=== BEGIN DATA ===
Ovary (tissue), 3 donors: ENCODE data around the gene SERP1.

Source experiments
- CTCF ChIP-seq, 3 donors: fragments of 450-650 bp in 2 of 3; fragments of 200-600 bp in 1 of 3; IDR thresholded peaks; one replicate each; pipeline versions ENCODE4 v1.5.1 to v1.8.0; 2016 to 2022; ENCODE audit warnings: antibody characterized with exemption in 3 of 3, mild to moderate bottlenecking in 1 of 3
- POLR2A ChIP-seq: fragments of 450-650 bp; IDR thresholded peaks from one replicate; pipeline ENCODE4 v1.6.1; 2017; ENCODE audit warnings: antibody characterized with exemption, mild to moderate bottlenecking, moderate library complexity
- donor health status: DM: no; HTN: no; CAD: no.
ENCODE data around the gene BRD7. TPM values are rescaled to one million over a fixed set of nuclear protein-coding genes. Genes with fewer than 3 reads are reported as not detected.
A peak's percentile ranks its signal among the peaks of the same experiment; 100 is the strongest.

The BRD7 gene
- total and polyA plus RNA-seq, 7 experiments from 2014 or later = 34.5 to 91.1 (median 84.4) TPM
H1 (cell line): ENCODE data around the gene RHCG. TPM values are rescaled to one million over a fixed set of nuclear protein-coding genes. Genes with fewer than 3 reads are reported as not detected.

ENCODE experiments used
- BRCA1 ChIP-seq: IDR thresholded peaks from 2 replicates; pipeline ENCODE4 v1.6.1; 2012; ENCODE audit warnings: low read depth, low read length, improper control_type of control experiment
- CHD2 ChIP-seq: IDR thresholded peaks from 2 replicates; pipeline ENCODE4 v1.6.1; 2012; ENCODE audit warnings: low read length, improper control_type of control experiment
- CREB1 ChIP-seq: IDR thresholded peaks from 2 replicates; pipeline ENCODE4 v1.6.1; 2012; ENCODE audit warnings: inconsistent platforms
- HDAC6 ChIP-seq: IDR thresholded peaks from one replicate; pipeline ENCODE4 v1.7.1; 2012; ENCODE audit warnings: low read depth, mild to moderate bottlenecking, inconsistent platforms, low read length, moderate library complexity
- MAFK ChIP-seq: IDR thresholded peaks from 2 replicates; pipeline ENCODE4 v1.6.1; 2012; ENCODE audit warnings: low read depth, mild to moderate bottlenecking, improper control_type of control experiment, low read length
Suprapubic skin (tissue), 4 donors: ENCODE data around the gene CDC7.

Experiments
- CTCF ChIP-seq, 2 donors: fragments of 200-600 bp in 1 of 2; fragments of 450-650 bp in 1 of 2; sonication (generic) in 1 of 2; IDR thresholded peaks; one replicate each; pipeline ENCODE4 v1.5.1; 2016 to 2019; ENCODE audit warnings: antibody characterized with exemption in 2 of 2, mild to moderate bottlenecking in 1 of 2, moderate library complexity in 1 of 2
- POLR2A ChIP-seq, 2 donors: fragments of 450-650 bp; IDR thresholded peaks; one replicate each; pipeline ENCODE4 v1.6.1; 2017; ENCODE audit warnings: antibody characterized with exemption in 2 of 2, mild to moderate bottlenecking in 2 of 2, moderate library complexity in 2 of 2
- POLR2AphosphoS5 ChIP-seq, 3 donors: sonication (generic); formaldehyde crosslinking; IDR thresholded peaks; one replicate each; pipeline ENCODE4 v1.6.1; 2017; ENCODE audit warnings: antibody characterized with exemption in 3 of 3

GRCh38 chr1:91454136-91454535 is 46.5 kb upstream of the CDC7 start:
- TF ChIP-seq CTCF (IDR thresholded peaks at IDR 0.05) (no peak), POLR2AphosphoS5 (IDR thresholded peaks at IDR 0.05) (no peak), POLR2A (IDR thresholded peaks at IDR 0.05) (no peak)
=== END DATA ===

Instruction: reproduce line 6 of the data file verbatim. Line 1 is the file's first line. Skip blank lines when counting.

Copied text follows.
ENCODE data around the gene BRD7. TPM values are rescaled to one million over a fixed set of nuclear protein-coding genes. Genes with fewer than 3 reads are reported as not detected.